Ian Berke, realtor and real estate in San Francisco
Ian's Listings
SF listings
About SF
About Ian
Ian's List
Film Reviews
Stone Books
Legal & Privacy

tel 415.921.7300
cell 415.860.2777

DRE #444020

Film Review

A Separation

Tolstoy began Anna Karenina with what has become his most quoted line: "Happy families are all alike, every unhappy family is unhappy in its own way". Unhappy families are universal, and the conflicts and sadness that characterize them cut across all cultures and social classes. Even in a country like Iran, with a highly conservative, repressive society, especially for women, the same family conflicts exist, although surely exacerbated by the strictures that women must endure. Despite the great difficulties and heavy censorship for film makers there, they have produced some outstanding films in the past few years. These post revolutionary films have been labeled New Wave, and include directors such as the accomplished Abbas Kiarostami and Majid Majidi. Now, Ashgar Farhadi, an Iranian film maker whose earlier films have won a number of European awards, has written and directed "A Separation", an honest, direct and sympathetic look at the conflict between a husband and wife, not taking sides with either. The wife, Simin, and the husband, Nader, are an educated middle class Iranian couple living in a modern apartment in Teheran. They have an eleven year old daughter, Termeh, who is anxious and resentful that her mother wants a divorce. Both parents want to move out of the country because they feel it would improve Termeh's future. Simin has managed, with much difficulty, to get exit visas, which expire in a month. But Nader does not want to leave now, because he has to care for his father, who has severe Alzheimer's. Simin says that "He doesn't even know you're his son", but Nader says that "I know he is my father". So Simin decides to move back to her family, hoping that Termeh will go with her. Termeh refuses to go, and is angry with her mother for leaving, hoping that remaining with her father will cause her mother to move back in. But without Simin to help care for Nader's father, Nader has to hire someone to help during the day when he is working at the bank. He finds a woman, Razieh, who is married, very religious, and poor. She desperately needs the work, but is afraid of her volatile husband knowing that she is caring for a man, even one old and demented. She even calls a religious figure to see if this is permitted. Razieh takes the job, bringing her young daughter with her, and soon things unravel for everyone.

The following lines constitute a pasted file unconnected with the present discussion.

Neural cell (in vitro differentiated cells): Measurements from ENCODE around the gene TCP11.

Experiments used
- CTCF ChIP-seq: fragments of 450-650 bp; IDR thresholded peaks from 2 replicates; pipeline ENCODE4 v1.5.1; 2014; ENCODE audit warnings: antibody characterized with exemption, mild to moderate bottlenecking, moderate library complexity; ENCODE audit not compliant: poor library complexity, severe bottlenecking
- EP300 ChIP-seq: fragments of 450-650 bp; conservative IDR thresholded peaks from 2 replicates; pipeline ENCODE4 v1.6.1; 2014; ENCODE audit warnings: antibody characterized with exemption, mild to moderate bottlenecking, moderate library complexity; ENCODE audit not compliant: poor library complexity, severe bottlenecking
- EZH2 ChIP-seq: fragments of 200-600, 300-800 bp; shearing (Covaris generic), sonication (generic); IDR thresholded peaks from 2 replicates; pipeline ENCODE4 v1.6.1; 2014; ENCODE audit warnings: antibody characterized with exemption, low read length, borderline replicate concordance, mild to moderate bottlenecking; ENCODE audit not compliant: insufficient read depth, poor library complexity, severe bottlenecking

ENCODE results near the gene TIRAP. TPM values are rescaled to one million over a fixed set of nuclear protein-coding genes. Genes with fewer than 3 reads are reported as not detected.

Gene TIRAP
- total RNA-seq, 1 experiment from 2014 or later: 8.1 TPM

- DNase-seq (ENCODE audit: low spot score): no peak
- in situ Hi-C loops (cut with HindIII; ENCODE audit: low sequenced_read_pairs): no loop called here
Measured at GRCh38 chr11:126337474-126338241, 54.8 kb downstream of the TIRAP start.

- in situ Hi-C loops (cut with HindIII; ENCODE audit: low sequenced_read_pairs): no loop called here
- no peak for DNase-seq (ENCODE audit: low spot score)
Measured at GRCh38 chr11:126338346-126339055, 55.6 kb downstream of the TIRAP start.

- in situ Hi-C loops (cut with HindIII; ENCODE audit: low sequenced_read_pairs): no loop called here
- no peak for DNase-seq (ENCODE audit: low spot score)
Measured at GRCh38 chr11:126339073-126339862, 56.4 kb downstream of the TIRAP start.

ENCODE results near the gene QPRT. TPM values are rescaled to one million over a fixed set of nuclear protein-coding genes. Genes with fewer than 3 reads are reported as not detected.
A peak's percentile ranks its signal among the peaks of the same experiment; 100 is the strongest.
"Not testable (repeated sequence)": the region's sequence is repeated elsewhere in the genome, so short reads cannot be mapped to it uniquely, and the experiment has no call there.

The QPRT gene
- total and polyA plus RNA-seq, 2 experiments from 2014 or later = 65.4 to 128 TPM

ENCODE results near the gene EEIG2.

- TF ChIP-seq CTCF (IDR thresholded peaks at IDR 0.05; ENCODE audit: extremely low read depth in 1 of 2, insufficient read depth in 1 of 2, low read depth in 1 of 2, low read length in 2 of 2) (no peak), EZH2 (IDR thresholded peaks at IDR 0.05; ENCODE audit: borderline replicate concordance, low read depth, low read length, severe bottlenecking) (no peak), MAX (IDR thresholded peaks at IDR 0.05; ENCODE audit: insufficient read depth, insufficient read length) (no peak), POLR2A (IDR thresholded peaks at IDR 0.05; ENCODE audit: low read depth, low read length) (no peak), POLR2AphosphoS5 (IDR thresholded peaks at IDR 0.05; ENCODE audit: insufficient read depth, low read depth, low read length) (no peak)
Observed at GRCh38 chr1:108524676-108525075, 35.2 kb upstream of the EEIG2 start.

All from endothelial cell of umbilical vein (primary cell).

The director shows us two people, Simin and Nader, both decent, loving and well intentioned. Each is stubborn, and convinced the other is wrong, both trying to do the right thing, as each sees it. Nader is not only stubborn and proud, but needs to be in control. And Simin's options are greatly limited by the conservative nature of Iranian society and laws. They still love each other, but cannot live together anymore. Simin is upset that Nader doesn't even ask her to return, even though he clearly needs and misses her.

"A Separation" is filmed in a Dogme 95 (think Lars von Trier) like manner, with handheld cameras that are often very close to the characters. Most scenes appear to be shot on location, including the apartment, and show life on a micro level in Teheran with much detail about Iranian society. The status of women in their society is not shown in caricature here. The scenes in front of the judge also say much about contemporary Iran. One judge says "Your problem is a small problem", which of course is not true to the characters. I wondered if the film's title doesn't also allude to the divisions in Iranian society, which is certainly a hot topic in America today. Even without dialogue this would be an absorbing film. As in Dogme 95, there is no music, except as the credits roll. But it is the ensemble acting that soars. Although Nader, Simin, and Termeh have the majority of screen time and are marvelous, even minor characters are outstanding. None of the actors are familiar (except possibly the beautiful Leila Hatami, who plays Simin) to American audiences. There is such empathy for each characters' situation; there are no villains here, except for the system itself. Farhadi shows us good, but flawed people trying to cope and do their best, and the result is a powerful, affecting film. "A Separation" has been nominated for best foreign film by the Academy, and should be a strong contender. This is a great film. I loved it, was very moved by its humanity, and saw it twice. Now playing at the Embarcadero.

Return to the List of Film Reviews

Home | Ian's Listings | SF listings | Rentals | Architecture | About SF | About Ian |
Ian's List | Legal & Privacy | ian@ianberke.com | © 2009- ianberke.com